A Digital Refresh – May 25, 2020: In the Highlands and the Heartache

Mini-Yo-We

Today’s reflection comes from Pat Sutherland. He is the director of our discovery camp and the director of discipleship. 

Today’s reading: Psalm 121

I lift up my eyes to the mountains—
where does my help come from?
My help comes from the Lord,
the Maker of heaven and earth.
-Psalm 121:1-2

One of our most popular songs this summer was the song: “Highlands.”

It was a regular feature during our LIT worship, during our refresh sessions, and there hasn’t been a staff/LIT retreat through this year that hasn’t included this song.

Its words are beautiful.

I find them regularly coming to mind and all the more these days.

“So I will praise You on the mountain
And I will praise You when the mountain’s in my way
You’re the summit where my feet are
So I will praise You in the valleys all the same
No less God within the shadows
No less faithful when the night leads me astray
You’re the heaven where my heart is
In the highlands and the heartache all the same”

I’ve often struggled with this song.

Mainly because it is a really easy song to sing when we are on the mountain and a lot harder to sing when the mountain is in our way.

I’m convinced that this song is best sung in good times. A song for the times when everything seems great, when we are at the top of the mountain, and the times when it is very clear that God’s faithfulness is strong. It’s in these mountaintop moments that we should be inspired to sing the praise of God over the best times and the worst. Because God remains faithful in both. It’s just easier to sing when our voices are strong.

But here we find ourselves walking through unclear territory as a pandemic radically shapes our lives, changes our summer plans, and robs us of things we hold dear.

And I find myself challenged by the words that I sang in the best of days. Can I keep singing them?

It’s here that I turn to Psalm 121.

A psalm that begins with eyes looking up to the mountain. And if there was a psalm that gives the words we need in the low valley story of Highlands it is this one:

I lift up my eyes to the mountains—
where does my help come from?
My help comes from the Lord,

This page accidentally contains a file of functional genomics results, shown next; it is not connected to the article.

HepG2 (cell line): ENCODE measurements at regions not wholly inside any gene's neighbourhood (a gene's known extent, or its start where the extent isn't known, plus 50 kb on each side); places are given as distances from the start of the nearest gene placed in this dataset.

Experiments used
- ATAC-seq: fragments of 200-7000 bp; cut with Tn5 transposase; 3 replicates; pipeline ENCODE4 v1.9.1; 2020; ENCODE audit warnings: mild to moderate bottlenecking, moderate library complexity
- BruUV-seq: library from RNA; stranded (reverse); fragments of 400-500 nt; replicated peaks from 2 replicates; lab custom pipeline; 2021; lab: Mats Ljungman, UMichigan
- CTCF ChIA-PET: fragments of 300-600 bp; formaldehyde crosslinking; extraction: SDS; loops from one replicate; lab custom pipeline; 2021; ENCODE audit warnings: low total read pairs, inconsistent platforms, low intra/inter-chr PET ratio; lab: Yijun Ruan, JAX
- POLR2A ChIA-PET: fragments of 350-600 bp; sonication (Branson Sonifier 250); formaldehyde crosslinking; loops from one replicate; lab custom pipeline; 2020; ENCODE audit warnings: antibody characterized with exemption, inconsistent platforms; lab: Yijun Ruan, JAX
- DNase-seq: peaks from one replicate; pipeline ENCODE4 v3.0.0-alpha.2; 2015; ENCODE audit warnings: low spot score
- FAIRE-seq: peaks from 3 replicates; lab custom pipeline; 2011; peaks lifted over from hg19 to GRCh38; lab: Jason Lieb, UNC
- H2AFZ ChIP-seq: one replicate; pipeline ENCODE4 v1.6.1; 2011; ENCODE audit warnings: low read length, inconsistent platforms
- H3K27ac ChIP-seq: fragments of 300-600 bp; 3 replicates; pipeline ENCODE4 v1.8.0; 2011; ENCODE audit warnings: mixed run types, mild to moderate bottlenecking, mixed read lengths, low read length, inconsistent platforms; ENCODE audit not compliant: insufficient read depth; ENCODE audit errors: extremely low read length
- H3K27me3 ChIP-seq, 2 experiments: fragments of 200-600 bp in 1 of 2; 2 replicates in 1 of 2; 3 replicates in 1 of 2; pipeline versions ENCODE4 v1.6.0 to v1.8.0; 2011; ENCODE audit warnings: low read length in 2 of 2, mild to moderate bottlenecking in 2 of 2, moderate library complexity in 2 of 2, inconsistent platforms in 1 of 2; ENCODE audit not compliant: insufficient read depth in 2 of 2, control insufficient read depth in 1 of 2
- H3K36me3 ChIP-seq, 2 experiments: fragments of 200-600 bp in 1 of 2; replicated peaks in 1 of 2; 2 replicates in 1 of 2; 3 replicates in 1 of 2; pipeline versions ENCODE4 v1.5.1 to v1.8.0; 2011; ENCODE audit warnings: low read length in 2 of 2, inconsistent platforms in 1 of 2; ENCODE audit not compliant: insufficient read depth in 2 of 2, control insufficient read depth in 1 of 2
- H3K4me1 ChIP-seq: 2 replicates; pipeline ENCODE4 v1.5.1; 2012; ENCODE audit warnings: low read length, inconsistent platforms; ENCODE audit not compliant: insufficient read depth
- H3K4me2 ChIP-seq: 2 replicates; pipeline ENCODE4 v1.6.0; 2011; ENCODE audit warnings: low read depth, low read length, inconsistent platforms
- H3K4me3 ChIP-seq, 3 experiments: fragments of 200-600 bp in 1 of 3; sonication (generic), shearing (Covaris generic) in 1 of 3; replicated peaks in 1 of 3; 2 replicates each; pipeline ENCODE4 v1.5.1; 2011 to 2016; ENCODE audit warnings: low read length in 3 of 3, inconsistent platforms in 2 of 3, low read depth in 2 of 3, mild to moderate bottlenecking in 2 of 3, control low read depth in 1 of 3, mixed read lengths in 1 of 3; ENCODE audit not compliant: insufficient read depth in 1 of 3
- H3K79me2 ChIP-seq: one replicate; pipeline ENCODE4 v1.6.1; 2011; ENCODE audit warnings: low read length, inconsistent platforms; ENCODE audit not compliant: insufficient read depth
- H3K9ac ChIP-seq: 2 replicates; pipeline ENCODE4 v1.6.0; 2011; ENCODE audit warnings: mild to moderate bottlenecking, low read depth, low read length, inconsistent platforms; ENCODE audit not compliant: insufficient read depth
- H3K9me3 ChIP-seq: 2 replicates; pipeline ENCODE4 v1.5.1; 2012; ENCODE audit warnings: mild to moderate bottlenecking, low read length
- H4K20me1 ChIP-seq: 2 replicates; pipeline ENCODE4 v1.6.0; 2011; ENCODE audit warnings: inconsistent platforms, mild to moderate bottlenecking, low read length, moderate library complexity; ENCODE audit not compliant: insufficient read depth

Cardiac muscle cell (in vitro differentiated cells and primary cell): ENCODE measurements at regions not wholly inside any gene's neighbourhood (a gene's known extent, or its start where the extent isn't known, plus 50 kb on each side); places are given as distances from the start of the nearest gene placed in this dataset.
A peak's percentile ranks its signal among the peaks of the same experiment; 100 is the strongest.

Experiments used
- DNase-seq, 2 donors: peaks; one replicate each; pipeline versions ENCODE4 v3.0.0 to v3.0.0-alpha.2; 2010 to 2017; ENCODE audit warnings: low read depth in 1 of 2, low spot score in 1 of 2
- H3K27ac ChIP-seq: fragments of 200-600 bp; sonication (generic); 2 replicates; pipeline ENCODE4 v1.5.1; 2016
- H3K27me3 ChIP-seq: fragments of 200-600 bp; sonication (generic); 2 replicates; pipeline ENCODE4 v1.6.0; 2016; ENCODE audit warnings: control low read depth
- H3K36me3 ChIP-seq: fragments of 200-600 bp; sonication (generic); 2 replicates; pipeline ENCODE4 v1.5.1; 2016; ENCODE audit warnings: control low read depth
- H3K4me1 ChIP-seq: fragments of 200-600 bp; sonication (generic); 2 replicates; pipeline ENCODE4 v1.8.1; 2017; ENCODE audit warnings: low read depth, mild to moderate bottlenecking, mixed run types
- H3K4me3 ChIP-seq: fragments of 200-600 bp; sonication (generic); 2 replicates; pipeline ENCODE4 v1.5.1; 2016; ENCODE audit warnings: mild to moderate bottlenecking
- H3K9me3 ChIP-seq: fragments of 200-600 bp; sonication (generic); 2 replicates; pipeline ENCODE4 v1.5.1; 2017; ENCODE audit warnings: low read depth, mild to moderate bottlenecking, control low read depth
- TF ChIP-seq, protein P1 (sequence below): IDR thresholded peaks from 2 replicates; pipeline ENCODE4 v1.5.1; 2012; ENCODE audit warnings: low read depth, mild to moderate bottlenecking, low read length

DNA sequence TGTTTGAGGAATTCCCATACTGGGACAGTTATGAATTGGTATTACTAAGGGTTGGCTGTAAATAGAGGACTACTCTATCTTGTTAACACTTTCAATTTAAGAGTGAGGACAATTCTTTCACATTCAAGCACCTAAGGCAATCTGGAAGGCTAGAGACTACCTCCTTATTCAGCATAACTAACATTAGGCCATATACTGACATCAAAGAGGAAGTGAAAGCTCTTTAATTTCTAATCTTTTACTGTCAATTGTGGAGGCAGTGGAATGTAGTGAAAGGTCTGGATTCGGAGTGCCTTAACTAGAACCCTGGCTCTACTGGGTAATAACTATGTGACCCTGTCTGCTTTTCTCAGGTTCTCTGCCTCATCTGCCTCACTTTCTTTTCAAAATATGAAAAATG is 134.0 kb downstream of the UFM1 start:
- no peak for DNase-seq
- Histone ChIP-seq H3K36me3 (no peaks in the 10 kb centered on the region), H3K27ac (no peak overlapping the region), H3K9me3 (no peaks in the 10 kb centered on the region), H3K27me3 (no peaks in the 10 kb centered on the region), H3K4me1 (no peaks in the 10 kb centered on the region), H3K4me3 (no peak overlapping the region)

the Maker of heaven and earth.

He will not let your foot slip—
he who watches over you will not slumber;
indeed, he who watches over Israel
will neither slumber nor sleep.

The Lord watches over you—
the Lord is your shade at your right hand;
the sun will not harm you by day,
nor the moon by night.

The Lord will keep you from all harm—
he will watch over your life;
the Lord will watch over your coming and going
both now and forevermore.

When I was a camper we used to sing a simple version of Psalm 121. It focused on the first line and the critical question: where does my help come from? To say it another way: how can I praise you from the valley?

In this season, it seems all the more appropriate to be asking this question. It’s not that the answer is unclear, but because the answer is that much more needed.

Life is full of mountain top moments and valley-like lows. And in the midst of it, we have the assurance that our help has come from the Lord and will continue to come from him.

So while we might all be feeling some deep valley sadness I want to encourage you that as the song says God is no less God within the shadows.
God is no less faithful when the night leads us astray.

And though it is difficult, we can continue to praise God even when the mountain is in our way.

Your friend,

Pat

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A Digital Refresh is a regular series for the staff at Mini-Yo-We.
When we gather together for worship and learn from God’s word we call it “Refresh.” Even though we aren’t at camp we can still gather together to share God’s word through a Digital Refresh.

For more resources check out our summer staff resource page.